I'm a mathematician. I think anything blockchain-related is valueless specifically because I understand what blockchains can and cannot do. The only problem they solve relates to double-spending an asset while waiting for a transaction to clear. That is not a problem anybody actually has. In fact, blockchains make most common problems vastly worse.

    Warren Buffet's evaluation is correct: cryptocurrencies have all the negative properties of fiat currencies (no utility, therefore no intrinsic value), all the negative properties of asset-backed currencies (limited supply, therefore deflationary) and all the negative properties of stocks (volatile), and none of the positive properties of any of them. They are shares of stock in a company which does not produce anything today and which will never do so at any point in the future. Buffet wrote an elegant explanation of why gold is a garbage investment in his letter to investors in 2011, and gold has utility. The explanation starts at the bullet on the lower half of page 18.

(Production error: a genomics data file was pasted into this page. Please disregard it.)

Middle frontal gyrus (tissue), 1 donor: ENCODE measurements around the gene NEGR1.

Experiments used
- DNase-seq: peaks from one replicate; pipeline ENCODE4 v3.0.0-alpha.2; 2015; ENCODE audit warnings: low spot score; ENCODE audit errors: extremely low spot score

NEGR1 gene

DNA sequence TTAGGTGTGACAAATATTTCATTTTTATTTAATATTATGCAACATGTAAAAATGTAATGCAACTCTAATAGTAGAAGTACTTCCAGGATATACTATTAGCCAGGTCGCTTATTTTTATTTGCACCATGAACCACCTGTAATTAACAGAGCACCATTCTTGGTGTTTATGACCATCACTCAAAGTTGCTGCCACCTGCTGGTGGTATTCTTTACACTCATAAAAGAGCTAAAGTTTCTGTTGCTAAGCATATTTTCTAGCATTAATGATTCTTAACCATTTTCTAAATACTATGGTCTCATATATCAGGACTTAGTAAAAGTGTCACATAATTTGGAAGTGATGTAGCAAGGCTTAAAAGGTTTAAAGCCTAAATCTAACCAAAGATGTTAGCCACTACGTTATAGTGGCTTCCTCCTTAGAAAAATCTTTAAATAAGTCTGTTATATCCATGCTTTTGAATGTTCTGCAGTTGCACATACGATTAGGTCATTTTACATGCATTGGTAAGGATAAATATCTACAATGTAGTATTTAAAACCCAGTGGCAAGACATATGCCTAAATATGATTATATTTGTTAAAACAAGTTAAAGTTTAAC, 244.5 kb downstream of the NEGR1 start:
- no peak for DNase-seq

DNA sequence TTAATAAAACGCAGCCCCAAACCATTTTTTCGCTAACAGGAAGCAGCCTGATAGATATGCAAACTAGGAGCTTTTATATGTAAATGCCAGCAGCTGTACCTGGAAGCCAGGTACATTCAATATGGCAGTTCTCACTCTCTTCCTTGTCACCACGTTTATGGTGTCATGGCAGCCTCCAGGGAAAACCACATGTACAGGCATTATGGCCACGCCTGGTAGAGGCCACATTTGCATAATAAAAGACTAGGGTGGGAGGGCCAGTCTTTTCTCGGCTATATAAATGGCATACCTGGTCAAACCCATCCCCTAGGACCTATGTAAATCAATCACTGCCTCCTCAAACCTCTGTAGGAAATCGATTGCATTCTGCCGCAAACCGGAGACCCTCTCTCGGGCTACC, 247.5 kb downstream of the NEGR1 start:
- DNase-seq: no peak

Assets can be lost or stolen, and there's no feasible way to regain control of them. This compounds the intentional deflationary characteristics. The deflation is so bad if we relied on them for anything significant we would have experienced the worst economic depression in history.
    Interesting article (or section, I didn't read the whole thing). I think he's wrong on a few counts.

    First, the argument isn't that Bitcoin (crypto, in general, is a whole other debate!) is the most productive investment. It's just a necessary one. And, because of that necessity, it can't help but increase in value per unit (BTC/Satoshi). (The only problem I see, long-term, is that some other crypto-asset with similar properties, but far superior design/utility can eclipse it by so much, people switch to it instead.)